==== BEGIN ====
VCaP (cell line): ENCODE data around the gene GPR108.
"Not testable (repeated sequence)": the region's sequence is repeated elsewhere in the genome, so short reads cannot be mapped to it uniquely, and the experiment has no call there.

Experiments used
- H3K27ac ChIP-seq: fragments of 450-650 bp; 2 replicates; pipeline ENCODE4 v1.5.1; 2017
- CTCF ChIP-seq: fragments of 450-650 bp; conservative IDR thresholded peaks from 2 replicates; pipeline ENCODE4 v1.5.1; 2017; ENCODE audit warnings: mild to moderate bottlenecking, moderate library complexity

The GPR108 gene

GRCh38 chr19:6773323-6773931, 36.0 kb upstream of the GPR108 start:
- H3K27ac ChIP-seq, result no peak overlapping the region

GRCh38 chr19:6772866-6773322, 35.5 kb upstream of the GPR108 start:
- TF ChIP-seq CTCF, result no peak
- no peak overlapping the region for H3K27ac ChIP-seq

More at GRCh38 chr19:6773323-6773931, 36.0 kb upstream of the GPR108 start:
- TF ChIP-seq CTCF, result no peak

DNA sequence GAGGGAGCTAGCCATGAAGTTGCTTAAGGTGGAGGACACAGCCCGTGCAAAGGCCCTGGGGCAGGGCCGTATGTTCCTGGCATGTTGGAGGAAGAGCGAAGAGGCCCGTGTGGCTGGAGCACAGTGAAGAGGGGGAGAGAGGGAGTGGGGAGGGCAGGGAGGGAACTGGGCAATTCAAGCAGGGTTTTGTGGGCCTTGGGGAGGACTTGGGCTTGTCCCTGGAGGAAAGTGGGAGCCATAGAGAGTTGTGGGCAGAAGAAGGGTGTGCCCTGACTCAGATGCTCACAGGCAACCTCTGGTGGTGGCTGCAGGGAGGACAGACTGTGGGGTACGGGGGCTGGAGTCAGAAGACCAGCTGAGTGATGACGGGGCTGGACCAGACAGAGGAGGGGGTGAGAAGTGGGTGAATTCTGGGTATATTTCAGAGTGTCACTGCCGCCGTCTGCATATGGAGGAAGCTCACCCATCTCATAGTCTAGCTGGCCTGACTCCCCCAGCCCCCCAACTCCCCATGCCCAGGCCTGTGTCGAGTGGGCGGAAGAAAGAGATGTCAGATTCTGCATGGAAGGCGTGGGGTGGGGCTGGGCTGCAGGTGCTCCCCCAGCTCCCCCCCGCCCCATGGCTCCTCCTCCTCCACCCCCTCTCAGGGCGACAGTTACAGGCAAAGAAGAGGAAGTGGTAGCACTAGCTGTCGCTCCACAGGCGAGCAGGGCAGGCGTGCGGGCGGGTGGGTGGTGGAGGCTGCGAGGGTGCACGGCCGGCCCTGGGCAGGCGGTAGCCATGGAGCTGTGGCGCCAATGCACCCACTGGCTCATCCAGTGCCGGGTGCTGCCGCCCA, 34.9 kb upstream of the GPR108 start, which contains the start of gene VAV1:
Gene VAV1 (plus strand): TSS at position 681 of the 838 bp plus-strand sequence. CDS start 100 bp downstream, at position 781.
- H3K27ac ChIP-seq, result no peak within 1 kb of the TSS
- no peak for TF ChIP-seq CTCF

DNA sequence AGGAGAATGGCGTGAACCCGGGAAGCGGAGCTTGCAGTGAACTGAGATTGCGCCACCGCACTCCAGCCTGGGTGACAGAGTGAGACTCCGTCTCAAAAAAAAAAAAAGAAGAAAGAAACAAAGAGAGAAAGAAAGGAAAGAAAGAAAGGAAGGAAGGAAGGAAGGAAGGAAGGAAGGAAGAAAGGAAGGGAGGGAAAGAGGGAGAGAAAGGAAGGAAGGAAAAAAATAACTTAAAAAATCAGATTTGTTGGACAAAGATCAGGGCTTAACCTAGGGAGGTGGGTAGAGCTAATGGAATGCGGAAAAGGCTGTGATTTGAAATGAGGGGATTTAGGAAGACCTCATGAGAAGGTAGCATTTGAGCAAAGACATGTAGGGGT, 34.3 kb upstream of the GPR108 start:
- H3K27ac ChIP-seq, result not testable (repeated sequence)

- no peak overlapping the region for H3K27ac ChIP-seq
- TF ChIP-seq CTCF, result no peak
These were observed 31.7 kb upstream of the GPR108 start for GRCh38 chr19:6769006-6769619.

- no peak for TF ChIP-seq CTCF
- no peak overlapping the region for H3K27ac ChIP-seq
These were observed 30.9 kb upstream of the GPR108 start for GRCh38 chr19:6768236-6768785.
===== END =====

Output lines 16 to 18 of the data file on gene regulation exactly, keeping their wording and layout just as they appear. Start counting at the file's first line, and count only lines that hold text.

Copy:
- H3K27ac ChIP-seq, result no peak within 1 kb of the TSS
- no peak for TF ChIP-seq CTCF

DNA sequence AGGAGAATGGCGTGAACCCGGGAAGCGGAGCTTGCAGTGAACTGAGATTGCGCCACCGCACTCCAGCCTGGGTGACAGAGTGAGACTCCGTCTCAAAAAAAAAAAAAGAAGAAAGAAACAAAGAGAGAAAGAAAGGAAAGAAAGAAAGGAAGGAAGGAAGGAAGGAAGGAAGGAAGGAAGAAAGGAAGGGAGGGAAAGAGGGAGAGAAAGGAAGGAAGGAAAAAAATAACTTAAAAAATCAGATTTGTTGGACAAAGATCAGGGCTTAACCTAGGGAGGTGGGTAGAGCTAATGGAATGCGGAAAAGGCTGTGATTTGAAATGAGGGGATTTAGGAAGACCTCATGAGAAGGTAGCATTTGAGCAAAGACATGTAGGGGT, 34.3 kb upstream of the GPR108 start: